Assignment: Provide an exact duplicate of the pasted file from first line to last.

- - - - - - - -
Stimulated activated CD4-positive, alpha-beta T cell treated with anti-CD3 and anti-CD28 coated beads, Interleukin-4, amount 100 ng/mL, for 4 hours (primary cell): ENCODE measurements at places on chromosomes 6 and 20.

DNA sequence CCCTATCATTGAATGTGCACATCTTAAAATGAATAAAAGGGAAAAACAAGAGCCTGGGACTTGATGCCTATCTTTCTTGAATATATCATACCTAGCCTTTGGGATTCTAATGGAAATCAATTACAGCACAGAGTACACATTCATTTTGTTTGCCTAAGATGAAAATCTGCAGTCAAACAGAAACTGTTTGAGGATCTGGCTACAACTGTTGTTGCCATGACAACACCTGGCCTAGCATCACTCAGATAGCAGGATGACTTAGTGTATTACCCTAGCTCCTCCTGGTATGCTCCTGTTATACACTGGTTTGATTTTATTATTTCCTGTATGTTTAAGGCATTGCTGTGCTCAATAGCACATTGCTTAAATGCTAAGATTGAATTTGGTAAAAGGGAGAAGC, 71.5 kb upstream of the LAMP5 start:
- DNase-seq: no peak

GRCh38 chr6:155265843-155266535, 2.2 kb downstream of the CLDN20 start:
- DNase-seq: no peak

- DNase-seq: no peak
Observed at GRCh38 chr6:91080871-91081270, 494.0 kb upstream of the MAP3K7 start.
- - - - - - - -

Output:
Stimulated activated CD4-positive, alpha-beta T cell treated with anti-CD3 and anti-CD28 coated beads, Interleukin-4, amount 100 ng/mL, for 4 hours (primary cell): ENCODE measurements at places on chromosomes 6 and 20.

DNA sequence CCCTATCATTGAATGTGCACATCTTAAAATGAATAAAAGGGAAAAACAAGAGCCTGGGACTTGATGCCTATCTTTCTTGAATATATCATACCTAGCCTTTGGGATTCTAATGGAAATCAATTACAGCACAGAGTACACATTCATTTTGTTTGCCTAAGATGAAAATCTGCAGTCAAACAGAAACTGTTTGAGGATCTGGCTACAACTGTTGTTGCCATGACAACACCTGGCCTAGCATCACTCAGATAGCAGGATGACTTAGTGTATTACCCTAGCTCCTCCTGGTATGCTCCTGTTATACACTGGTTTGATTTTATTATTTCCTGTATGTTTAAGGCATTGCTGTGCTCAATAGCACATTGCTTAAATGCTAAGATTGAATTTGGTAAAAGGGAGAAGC, 71.5 kb upstream of the LAMP5 start:
- DNase-seq: no peak

GRCh38 chr6:155265843-155266535, 2.2 kb downstream of the CLDN20 start:
- DNase-seq: no peak

- DNase-seq: no peak
Observed at GRCh38 chr6:91080871-91081270, 494.0 kb upstream of the MAP3K7 start.